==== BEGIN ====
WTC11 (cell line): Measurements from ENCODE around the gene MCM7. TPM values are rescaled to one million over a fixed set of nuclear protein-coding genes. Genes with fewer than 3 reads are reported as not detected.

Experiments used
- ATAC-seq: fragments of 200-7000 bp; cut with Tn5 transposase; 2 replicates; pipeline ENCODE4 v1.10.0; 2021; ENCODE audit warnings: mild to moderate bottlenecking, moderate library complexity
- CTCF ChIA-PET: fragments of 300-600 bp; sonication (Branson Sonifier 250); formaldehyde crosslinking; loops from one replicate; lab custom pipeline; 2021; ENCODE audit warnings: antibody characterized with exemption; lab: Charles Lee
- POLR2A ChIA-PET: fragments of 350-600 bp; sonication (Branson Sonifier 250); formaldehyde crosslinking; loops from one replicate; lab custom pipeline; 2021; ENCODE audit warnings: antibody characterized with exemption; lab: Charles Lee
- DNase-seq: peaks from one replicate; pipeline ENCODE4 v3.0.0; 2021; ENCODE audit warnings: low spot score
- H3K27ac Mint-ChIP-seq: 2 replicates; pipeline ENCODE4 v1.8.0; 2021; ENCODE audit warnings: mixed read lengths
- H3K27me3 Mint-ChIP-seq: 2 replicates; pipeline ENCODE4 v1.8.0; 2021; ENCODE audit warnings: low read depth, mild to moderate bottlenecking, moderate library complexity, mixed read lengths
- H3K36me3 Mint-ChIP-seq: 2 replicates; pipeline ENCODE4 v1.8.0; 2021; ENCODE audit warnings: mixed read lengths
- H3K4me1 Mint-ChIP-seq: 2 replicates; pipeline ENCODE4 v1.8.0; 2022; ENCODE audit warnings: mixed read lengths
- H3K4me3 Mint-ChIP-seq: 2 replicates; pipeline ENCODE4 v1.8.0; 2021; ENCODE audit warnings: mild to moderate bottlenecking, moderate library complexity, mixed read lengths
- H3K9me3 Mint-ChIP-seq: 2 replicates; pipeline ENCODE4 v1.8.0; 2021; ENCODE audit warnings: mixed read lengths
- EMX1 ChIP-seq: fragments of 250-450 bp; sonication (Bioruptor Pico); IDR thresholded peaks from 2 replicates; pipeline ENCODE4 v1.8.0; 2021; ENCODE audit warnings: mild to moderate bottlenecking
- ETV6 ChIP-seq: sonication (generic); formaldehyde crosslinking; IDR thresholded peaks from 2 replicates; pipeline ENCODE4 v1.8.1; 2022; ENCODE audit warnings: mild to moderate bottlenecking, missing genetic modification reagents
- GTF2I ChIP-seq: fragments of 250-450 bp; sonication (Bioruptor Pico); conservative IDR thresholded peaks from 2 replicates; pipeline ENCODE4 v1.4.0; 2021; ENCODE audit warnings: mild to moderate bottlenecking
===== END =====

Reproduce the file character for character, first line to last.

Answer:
WTC11 (cell line): Measurements from ENCODE around the gene MCM7. TPM values are rescaled to one million over a fixed set of nuclear protein-coding genes. Genes with fewer than 3 reads are reported as not detected.

Experiments used
- ATAC-seq: fragments of 200-7000 bp; cut with Tn5 transposase; 2 replicates; pipeline ENCODE4 v1.10.0; 2021; ENCODE audit warnings: mild to moderate bottlenecking, moderate library complexity
- CTCF ChIA-PET: fragments of 300-600 bp; sonication (Branson Sonifier 250); formaldehyde crosslinking; loops from one replicate; lab custom pipeline; 2021; ENCODE audit warnings: antibody characterized with exemption; lab: Charles Lee
- POLR2A ChIA-PET: fragments of 350-600 bp; sonication (Branson Sonifier 250); formaldehyde crosslinking; loops from one replicate; lab custom pipeline; 2021; ENCODE audit warnings: antibody characterized with exemption; lab: Charles Lee
- DNase-seq: peaks from one replicate; pipeline ENCODE4 v3.0.0; 2021; ENCODE audit warnings: low spot score
- H3K27ac Mint-ChIP-seq: 2 replicates; pipeline ENCODE4 v1.8.0; 2021; ENCODE audit warnings: mixed read lengths
- H3K27me3 Mint-ChIP-seq: 2 replicates; pipeline ENCODE4 v1.8.0; 2021; ENCODE audit warnings: low read depth, mild to moderate bottlenecking, moderate library complexity, mixed read lengths
- H3K36me3 Mint-ChIP-seq: 2 replicates; pipeline ENCODE4 v1.8.0; 2021; ENCODE audit warnings: mixed read lengths
- H3K4me1 Mint-ChIP-seq: 2 replicates; pipeline ENCODE4 v1.8.0; 2022; ENCODE audit warnings: mixed read lengths
- H3K4me3 Mint-ChIP-seq: 2 replicates; pipeline ENCODE4 v1.8.0; 2021; ENCODE audit warnings: mild to moderate bottlenecking, moderate library complexity, mixed read lengths
- H3K9me3 Mint-ChIP-seq: 2 replicates; pipeline ENCODE4 v1.8.0; 2021; ENCODE audit warnings: mixed read lengths
- EMX1 ChIP-seq: fragments of 250-450 bp; sonication (Bioruptor Pico); IDR thresholded peaks from 2 replicates; pipeline ENCODE4 v1.8.0; 2021; ENCODE audit warnings: mild to moderate bottlenecking
- ETV6 ChIP-seq: sonication (generic); formaldehyde crosslinking; IDR thresholded peaks from 2 replicates; pipeline ENCODE4 v1.8.1; 2022; ENCODE audit warnings: mild to moderate bottlenecking, missing genetic modification reagents
- GTF2I ChIP-seq: fragments of 250-450 bp; sonication (Bioruptor Pico); conservative IDR thresholded peaks from 2 replicates; pipeline ENCODE4 v1.4.0; 2021; ENCODE audit warnings: mild to moderate bottlenecking